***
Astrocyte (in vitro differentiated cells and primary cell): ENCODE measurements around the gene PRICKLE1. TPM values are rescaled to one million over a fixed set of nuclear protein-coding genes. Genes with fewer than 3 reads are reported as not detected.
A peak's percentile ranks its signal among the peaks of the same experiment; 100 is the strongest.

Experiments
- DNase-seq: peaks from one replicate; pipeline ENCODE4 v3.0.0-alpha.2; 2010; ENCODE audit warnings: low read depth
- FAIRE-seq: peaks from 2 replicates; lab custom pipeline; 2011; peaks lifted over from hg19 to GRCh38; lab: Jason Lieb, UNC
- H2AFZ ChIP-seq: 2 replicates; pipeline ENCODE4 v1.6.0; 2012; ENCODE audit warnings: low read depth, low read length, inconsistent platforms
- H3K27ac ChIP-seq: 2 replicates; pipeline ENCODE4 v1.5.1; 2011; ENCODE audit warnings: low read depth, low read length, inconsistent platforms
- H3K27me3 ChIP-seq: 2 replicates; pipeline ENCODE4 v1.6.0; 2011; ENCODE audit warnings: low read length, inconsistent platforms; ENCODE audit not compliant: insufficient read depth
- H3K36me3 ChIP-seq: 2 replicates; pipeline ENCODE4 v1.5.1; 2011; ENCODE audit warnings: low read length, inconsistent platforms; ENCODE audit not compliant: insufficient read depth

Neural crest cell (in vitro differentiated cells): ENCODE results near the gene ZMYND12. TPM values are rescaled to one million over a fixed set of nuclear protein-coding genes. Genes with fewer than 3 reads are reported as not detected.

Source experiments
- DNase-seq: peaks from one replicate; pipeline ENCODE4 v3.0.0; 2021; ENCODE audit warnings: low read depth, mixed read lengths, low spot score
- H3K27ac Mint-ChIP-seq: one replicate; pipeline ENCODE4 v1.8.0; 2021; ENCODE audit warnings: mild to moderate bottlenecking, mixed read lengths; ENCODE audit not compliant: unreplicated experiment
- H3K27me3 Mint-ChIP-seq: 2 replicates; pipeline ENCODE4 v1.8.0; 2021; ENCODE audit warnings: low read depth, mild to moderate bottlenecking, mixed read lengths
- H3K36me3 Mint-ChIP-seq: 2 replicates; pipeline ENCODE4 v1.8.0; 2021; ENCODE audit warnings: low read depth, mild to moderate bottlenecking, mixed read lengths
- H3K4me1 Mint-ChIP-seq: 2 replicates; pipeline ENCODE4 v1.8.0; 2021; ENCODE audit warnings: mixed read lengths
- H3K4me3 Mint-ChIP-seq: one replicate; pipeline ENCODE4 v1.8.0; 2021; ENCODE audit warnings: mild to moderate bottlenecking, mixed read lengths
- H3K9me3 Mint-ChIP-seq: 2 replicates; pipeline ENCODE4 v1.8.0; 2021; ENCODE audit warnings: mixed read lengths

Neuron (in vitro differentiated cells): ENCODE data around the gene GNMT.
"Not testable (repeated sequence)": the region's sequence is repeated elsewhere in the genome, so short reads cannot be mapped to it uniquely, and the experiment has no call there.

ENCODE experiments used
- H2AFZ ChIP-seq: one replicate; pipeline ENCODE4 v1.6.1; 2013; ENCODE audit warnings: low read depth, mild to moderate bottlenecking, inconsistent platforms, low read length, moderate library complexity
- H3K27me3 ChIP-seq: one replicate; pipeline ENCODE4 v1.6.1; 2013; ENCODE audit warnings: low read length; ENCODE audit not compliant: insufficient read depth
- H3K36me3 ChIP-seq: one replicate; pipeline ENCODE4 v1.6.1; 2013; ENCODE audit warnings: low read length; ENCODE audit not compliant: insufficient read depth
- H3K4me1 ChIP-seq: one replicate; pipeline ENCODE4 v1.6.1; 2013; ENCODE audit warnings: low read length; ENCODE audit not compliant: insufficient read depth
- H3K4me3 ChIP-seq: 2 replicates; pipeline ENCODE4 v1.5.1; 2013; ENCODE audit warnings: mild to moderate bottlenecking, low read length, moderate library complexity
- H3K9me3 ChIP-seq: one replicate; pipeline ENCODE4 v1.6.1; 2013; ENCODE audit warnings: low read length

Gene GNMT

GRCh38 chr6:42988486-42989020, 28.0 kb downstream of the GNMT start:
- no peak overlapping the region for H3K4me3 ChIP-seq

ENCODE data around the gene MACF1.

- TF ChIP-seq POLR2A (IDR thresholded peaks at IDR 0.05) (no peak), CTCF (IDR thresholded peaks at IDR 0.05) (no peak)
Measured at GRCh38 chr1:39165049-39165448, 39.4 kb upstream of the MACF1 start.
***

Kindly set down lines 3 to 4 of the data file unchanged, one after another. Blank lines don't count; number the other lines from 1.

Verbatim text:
Experiments
- DNase-seq: peaks from one replicate; pipeline ENCODE4 v3.0.0-alpha.2; 2010; ENCODE audit warnings: low read depth